Archive for October, 2009

Postexposure Prophylaxis for HIV Infection

N Engl J of Medicine  Oct 29, 2009  V.361  N.18  p.1768-1775

Raphael J. Landovitz, M.D., and Judith S. Currier, M.D.

A 24-year-old man presents to an outpatient clinic, reporting that 36 hours previously he had receptive anal intercourse without the use of a condom with an anonymous male partner who was known to have had sex with other men. The patient is known to the clinical practice and has had several negative tests for human immunodeficiency virus (HIV) infection, most recently 6 months previously. How should he be evaluated and treated?

abstract

http://content.nejm.org/cgi/content/full/361/18/1768?query=TOC

PDF

http://content.nejm.org/cgi/reprint/361/18/1768.pdf

 

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October 29, 2009 at 11:37 am Leave a comment

REVIEW ARTICLE – Norovirus Gastroenteritis

N Engl J of Medicine  Oct 29, 2009  V.361  N.18  p.1776-1785

REVIEW ARTICLE

CURRENT CONCEPTS

Roger I. Glass, M.D., Ph.D., Umesh D. Parashar, M.D., M.P.H., and Mary K. Estes, Ph.D.

abstract

http://content.nejm.org/cgi/content/short/361/18/1776?query=TOC

PDF

http://content.nejm.org/cgi/reprint/361/18/1776.pdf

October 29, 2009 at 11:35 am Leave a comment

Antibiotic Prophylaxis and Recurrent Urinary Tract Infection in Children

N Engl J of Medicine  Oct 29, 2009  V.361  N.18  p.1748-1759

Jonathan C. Craig, M.B., Ch.B., Ph.D., Judy M. Simpson, Ph.D., Gabrielle J. Williams, Ph.D., M.P.H., Alison Lowe, B.Sc., Graham J. Reynolds, M.B., B.S., Steven J. McTaggart, M.B., B.S., Ph.D., Elisabeth M. Hodson, M.B., B.S., Jonathan R. Carapetis, M.B., B.S., Ph.D., Noel E. Cranswick, M.B., B.S., Grahame Smith, M.B., B.S., Les M. Irwig, M.B., B.Ch., Ph.D., Patrina H.Y. Caldwell, Ph.D., Sana Hamilton, M.P.H., Leslie P. Roy, M.B., B.S., for the Prevention of Recurrent Urinary Tract Infection in Children with Vesicoureteric Reflux and Normal Renal Tracts (PRIVENT) Investigators

Background Antibiotics are widely administered to children with the intention of preventing urinary tract infection, but adequately powered, placebo-controlled trials regarding efficacy are lacking. This study from four Australian centers examined whether low-dose, continuous oral antibiotic therapy prevents urinary tract infection in predisposed children.

Methods We randomly assigned children under the age of 18 years who had had one or more microbiologically proven urinary tract infections to receive either daily trimethoprim–sulfamethoxazole suspension (as 2 mg of trimethoprim plus 10 mg of sulfamethoxazole per kilogram of body weight) or placebo for 12 months. The primary outcome was microbiologically confirmed symptomatic urinary tract infection. Intention-to-treat analyses were performed with the use of time-to-event data.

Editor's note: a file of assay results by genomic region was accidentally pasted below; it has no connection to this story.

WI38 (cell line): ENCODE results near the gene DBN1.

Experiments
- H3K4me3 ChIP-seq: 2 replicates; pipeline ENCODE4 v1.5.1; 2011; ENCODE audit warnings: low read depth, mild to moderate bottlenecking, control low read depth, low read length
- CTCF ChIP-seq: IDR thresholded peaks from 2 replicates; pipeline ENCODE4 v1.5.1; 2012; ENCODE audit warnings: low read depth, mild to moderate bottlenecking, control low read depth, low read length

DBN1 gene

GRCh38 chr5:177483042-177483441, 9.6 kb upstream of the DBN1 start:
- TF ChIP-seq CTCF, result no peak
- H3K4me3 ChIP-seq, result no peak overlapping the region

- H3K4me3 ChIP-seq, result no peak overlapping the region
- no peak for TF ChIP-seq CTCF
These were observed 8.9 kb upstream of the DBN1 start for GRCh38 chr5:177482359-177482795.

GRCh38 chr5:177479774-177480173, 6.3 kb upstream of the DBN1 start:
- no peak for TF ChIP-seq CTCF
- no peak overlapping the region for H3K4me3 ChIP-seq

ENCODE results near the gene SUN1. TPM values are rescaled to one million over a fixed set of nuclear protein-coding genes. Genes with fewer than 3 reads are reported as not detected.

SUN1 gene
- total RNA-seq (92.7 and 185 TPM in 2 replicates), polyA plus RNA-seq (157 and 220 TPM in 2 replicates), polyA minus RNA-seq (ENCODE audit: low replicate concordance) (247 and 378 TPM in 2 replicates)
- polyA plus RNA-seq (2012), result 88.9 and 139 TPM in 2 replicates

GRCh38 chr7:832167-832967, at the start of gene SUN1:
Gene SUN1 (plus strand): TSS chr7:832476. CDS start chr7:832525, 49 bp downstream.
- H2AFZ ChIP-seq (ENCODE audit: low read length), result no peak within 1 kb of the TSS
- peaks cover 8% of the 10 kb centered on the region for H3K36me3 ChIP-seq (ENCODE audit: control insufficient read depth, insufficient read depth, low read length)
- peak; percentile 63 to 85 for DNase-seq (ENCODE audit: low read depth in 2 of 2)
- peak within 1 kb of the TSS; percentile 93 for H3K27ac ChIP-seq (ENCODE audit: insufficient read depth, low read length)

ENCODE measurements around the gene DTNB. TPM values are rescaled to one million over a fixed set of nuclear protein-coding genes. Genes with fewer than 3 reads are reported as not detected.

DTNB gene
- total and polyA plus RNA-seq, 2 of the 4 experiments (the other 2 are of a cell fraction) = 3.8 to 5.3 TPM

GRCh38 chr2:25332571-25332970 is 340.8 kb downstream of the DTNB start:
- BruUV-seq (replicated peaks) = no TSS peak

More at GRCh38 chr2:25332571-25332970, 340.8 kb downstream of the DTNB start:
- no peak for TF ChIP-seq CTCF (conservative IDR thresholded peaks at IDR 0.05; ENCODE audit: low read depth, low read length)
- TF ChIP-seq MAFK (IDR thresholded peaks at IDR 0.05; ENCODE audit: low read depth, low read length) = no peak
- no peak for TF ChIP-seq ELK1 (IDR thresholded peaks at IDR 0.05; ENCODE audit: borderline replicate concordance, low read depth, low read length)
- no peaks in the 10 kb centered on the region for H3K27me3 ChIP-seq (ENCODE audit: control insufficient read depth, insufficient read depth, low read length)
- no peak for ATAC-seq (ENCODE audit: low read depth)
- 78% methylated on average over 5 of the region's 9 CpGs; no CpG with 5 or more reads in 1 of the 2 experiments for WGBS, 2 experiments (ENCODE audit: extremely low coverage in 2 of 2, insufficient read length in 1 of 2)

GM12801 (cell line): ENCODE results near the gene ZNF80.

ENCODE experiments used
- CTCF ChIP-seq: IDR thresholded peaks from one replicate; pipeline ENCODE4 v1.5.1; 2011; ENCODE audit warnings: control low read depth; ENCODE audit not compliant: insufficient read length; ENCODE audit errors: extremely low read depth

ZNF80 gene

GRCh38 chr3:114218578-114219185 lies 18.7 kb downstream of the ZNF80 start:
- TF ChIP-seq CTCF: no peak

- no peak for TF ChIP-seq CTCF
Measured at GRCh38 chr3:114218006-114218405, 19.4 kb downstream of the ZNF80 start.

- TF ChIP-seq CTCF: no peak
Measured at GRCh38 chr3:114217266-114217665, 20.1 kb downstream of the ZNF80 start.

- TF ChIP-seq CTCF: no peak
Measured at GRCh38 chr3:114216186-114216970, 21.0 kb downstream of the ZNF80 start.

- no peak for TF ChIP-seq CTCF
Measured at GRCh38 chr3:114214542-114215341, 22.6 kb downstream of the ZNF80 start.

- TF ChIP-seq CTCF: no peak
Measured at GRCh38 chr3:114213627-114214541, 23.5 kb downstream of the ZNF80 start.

Results From December 1998 to March 2007, a total of 576 children (of 780 planned) underwent randomization. The median age at entry was 14 months; 64% of the patients were girls, 42% had known vesicoureteral reflux (at least grade III in 53% of these patients), and 71% were enrolled after the first diagnosis of urinary tract infection. During the study, urinary tract infection developed in 36 of 288 patients (13%) in the group receiving trimethoprim–sulfamethoxazole (antibiotic group) and in 55 of 288 patients (19%) in the placebo group (hazard ratio in the antibiotic group, 0.61; 95% confidence interval, 0.40 to 0.93; P=0.02 by the log-rank test). In the antibiotic group, the reduction in the absolute risk of urinary tract infection (6 percentage points) appeared to be consistent across all subgroups of patients (P0.20 for all interactions).

Conclusions Long-term, low-dose trimethoprim–sulfamethoxazole was associated with a decreased number of urinary tract infections in predisposed children. The treatment effect appeared to be consistent but modest across subgroups

 

abstract

http://content.nejm.org/cgi/content/short/361/18/1748?query=TOC

 

PDF

http://content.nejm.org/cgi/reprint/361/18/1748.pdf

 

Editorial

Antimicrobial Prophylaxis for Urinary Tract Infection in Children

Alejandro Hoberman, M.D., and Ron Keren, M.D., M.P.H.

abstract

http://content.nejm.org/cgi/content/short/361/18/1804?query=TOC

PDF

http://content.nejm.org/cgi/reprint/361/18/1804.pdf

October 29, 2009 at 11:34 am Leave a comment

Outcome of Acute Prosthetic Joint Infections Due to Gram-Negative Bacilli Treated with Open Debridement and Retention of the Prosthesis

Antimicrobial Agents and Chemotherapy  1 Nov 2009  V.53  N.11  p.4772-4777

Juan C. Martínez-Pastor,1 Ernesto Muñoz-Mahamud,1 Félix Vilchez,1 Sebastián García-Ramiro,1 Guillem Bori,1 Josep Sierra,2 José A. Martínez,2 Lluis Font,1 Josep Mensa,2 and Alex Soriano2*

Department of Orthopaedics of Hospital Clinic of Barcelona,1 Department of Infectious Diseases of Hospital Clínic of Barcelona, Hospital Clínic Universitari, IDIBAPS, Barcelona, Spain2

The aim of our study was to evaluate the outcome of acute prosthetic joint infections (PJIs) due to gram-negative bacilli (GNB) treated without implant removal. Patients with an acute PJI due to GNB diagnosed from 2000 to 2007 were prospectively registered. Demographics, comorbidity, type of implant, microbiology data, surgical treatment, antimicrobial therapy, and outcome were recorded. Classification and regression tree analysis, the Kaplan-Meier survival method, and the Cox regression model were applied. Forty-seven patients were included. The mean age was 70.7 years, and there were 15 hip prostheses and 32 knee prostheses. The median number of days from the time of arthroplasty was 20. The most frequent pathogens were members of the Enterobacteriaceae family in 41 cases and Pseudomonas spp. in 20 cases. Among the Enterobacteriaceae, 14 were resistant to ciprofloxacin, while all Pseudomonas aeruginosa isolates were susceptible to ciprofloxacin. The median durations of intravenous and oral antibiotic treatment were 14 and 64 days, respectively. A total of 35 (74.5%) patients were in remission after a median follow-up of 463 days (interquartile range, 344 to 704) days. By use of the Kaplan-Meier survival curve, a C-reactive protein (CRP) concentration of 15 mg/dl (P = 0.03) and receipt of a fluoroquinolone, when all GNB isolated were susceptible (P = 0.0009), were associated with a better outcome. By use of a Cox regression model, a CRP concentration of 15 mg/dl (odds ratio [OR], 3.57; 95% confidence interval [CI], 1.05 to 12.5; P = 0.043) and receipt of a fluoroquinolone (OR, 9.09; 95% CI, 1.96 to 50; P = 0.005) were independently associated with better outcomes. Open debridement without removal of the implant had a success rate of 74.5%, and the factors associated with good prognosis were a CRP concentration at the time of diagnosis 15 mg/dl and treatment with a fluoroquinolone.